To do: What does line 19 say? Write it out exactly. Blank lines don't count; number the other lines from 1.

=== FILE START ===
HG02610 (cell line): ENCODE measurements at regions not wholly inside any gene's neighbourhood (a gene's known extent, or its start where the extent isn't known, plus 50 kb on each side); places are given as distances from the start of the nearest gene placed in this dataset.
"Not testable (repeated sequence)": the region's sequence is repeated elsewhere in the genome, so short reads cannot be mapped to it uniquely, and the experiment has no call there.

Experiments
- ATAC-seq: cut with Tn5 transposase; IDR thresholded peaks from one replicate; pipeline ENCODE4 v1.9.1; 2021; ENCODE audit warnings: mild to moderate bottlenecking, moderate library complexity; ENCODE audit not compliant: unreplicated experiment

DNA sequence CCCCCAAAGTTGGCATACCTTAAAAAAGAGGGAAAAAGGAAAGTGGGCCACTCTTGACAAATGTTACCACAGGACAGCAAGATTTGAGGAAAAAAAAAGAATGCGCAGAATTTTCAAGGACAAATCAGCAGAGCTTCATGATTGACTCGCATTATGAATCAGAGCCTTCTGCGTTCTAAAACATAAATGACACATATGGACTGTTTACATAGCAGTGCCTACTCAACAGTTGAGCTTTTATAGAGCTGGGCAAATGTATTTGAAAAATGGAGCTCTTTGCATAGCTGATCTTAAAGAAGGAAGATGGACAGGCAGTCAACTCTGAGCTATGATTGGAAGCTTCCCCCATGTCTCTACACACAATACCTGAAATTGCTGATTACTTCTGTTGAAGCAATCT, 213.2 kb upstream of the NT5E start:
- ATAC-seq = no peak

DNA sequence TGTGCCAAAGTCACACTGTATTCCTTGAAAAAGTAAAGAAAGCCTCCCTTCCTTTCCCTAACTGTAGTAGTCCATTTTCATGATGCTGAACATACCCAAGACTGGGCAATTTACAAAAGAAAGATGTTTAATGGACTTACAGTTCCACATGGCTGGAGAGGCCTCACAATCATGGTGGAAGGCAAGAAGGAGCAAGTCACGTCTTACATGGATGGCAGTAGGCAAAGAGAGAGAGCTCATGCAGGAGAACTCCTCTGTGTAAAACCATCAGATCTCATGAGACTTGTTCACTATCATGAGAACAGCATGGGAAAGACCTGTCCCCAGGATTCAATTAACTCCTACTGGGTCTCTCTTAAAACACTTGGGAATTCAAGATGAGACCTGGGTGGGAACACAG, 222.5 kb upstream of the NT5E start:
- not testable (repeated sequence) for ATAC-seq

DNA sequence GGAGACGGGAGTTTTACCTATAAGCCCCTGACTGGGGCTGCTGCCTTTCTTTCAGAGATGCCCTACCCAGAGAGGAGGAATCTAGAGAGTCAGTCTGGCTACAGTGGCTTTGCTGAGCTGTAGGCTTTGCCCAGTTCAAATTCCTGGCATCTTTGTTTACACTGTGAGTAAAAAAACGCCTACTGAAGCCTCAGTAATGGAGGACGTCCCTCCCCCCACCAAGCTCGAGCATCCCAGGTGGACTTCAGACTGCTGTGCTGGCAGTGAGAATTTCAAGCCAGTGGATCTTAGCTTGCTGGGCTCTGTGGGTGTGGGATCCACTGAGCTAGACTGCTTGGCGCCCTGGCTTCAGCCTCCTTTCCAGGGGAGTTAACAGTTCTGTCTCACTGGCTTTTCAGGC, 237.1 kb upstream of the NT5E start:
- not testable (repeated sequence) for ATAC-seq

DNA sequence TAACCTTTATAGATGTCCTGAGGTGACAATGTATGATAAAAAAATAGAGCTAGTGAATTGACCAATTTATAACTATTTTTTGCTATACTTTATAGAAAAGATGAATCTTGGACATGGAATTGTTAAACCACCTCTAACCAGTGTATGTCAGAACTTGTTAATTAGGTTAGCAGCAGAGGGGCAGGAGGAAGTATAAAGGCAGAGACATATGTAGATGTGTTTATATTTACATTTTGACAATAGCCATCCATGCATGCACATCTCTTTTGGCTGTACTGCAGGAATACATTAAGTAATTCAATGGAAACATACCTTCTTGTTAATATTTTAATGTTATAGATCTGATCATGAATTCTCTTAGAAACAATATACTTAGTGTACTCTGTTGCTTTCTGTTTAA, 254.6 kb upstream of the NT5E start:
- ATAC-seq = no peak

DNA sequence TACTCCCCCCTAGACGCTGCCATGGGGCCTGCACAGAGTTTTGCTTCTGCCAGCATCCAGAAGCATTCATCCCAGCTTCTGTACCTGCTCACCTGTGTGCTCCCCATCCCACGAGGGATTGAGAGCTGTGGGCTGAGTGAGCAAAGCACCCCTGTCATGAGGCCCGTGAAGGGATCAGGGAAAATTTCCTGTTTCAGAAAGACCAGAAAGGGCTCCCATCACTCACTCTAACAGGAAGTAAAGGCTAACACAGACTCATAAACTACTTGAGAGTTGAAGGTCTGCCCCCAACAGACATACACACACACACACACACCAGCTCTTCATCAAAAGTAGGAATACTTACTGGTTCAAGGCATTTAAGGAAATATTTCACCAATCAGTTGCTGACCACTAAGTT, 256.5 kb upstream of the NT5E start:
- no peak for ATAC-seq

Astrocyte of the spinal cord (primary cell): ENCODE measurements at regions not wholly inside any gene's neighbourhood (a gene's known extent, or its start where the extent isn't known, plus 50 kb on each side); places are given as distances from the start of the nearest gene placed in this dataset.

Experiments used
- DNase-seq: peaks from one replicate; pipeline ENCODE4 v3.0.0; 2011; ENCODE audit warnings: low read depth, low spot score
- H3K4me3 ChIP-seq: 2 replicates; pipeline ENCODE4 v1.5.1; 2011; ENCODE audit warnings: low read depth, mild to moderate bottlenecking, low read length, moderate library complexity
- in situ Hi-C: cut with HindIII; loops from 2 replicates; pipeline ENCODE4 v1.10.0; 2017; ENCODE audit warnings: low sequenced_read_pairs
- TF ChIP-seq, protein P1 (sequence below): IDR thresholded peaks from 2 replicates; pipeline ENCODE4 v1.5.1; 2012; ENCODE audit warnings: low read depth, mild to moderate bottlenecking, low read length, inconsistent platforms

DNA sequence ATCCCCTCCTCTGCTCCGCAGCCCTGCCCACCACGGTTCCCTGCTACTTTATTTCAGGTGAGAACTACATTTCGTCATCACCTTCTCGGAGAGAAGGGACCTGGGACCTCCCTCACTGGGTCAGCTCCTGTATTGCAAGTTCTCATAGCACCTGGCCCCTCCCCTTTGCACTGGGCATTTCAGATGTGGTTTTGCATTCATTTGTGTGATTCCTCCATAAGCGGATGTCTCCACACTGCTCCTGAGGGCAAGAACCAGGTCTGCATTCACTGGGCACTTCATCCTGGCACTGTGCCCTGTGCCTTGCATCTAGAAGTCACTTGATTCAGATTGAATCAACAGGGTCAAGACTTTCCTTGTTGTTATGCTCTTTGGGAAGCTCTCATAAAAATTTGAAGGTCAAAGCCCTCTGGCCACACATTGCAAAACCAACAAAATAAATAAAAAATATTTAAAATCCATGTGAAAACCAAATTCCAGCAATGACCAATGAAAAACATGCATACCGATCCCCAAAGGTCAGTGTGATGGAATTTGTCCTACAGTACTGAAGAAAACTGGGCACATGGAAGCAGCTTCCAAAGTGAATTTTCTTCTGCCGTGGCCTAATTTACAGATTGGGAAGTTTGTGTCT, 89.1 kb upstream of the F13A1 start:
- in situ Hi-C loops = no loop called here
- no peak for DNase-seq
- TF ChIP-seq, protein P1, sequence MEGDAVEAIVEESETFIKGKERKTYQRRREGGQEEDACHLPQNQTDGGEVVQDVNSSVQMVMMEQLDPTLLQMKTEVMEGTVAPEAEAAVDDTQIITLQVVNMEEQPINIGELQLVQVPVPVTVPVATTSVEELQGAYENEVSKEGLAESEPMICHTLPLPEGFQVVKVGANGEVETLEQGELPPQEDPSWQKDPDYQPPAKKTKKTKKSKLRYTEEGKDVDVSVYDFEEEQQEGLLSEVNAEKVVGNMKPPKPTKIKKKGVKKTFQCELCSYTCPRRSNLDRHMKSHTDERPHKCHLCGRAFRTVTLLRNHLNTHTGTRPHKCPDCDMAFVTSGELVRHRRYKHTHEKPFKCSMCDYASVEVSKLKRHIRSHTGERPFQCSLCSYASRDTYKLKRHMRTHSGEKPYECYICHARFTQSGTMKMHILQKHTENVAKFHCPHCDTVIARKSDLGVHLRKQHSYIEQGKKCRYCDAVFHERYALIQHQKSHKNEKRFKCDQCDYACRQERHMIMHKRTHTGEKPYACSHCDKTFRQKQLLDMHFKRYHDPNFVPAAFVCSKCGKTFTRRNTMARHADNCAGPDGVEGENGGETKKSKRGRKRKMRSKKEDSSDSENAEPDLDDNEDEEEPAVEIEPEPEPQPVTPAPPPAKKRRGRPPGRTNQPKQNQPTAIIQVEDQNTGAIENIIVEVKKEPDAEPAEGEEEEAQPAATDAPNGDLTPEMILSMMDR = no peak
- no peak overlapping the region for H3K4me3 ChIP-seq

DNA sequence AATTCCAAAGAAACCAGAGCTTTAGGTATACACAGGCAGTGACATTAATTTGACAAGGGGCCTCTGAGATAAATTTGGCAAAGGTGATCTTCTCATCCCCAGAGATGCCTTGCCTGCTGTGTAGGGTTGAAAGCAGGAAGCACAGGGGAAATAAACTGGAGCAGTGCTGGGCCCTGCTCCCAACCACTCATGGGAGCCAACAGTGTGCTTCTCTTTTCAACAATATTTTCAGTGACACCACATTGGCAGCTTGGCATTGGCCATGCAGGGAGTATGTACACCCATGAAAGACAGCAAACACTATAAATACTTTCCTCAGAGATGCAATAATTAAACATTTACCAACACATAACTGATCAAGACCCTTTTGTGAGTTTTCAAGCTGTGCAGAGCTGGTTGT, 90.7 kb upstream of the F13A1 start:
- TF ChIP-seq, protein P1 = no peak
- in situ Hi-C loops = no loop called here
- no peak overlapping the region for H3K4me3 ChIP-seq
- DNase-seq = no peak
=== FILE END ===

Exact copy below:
- in situ Hi-C: cut with HindIII; loops from 2 replicates; pipeline ENCODE4 v1.10.0; 2017; ENCODE audit warnings: low sequenced_read_pairs